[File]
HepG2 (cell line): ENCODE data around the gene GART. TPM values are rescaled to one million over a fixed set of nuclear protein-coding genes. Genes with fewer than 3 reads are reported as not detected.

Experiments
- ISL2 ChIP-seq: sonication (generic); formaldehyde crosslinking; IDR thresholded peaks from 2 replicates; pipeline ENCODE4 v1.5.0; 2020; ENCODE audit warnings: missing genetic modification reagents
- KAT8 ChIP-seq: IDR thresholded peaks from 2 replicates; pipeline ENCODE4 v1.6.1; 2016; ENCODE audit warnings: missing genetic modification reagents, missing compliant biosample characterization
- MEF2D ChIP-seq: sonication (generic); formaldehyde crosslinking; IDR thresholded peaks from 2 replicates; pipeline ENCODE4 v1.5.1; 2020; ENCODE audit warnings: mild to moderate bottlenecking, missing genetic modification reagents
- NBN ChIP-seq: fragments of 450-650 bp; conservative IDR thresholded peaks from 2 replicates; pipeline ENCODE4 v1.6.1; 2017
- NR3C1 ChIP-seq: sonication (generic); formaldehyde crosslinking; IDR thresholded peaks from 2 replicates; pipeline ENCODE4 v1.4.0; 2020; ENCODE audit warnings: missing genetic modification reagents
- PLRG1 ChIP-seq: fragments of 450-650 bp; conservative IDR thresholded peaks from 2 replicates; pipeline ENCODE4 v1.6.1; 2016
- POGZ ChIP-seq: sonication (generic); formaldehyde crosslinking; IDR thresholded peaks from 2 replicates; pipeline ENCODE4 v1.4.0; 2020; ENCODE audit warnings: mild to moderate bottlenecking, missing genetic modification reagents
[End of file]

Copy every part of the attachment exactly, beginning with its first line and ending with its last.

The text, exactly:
HepG2 (cell line): ENCODE data around the gene GART. TPM values are rescaled to one million over a fixed set of nuclear protein-coding genes. Genes with fewer than 3 reads are reported as not detected.

Experiments
- ISL2 ChIP-seq: sonication (generic); formaldehyde crosslinking; IDR thresholded peaks from 2 replicates; pipeline ENCODE4 v1.5.0; 2020; ENCODE audit warnings: missing genetic modification reagents
- KAT8 ChIP-seq: IDR thresholded peaks from 2 replicates; pipeline ENCODE4 v1.6.1; 2016; ENCODE audit warnings: missing genetic modification reagents, missing compliant biosample characterization
- MEF2D ChIP-seq: sonication (generic); formaldehyde crosslinking; IDR thresholded peaks from 2 replicates; pipeline ENCODE4 v1.5.1; 2020; ENCODE audit warnings: mild to moderate bottlenecking, missing genetic modification reagents
- NBN ChIP-seq: fragments of 450-650 bp; conservative IDR thresholded peaks from 2 replicates; pipeline ENCODE4 v1.6.1; 2017
- NR3C1 ChIP-seq: sonication (generic); formaldehyde crosslinking; IDR thresholded peaks from 2 replicates; pipeline ENCODE4 v1.4.0; 2020; ENCODE audit warnings: missing genetic modification reagents
- PLRG1 ChIP-seq: fragments of 450-650 bp; conservative IDR thresholded peaks from 2 replicates; pipeline ENCODE4 v1.6.1; 2016
- POGZ ChIP-seq: sonication (generic); formaldehyde crosslinking; IDR thresholded peaks from 2 replicates; pipeline ENCODE4 v1.4.0; 2020; ENCODE audit warnings: mild to moderate bottlenecking, missing genetic modification reagents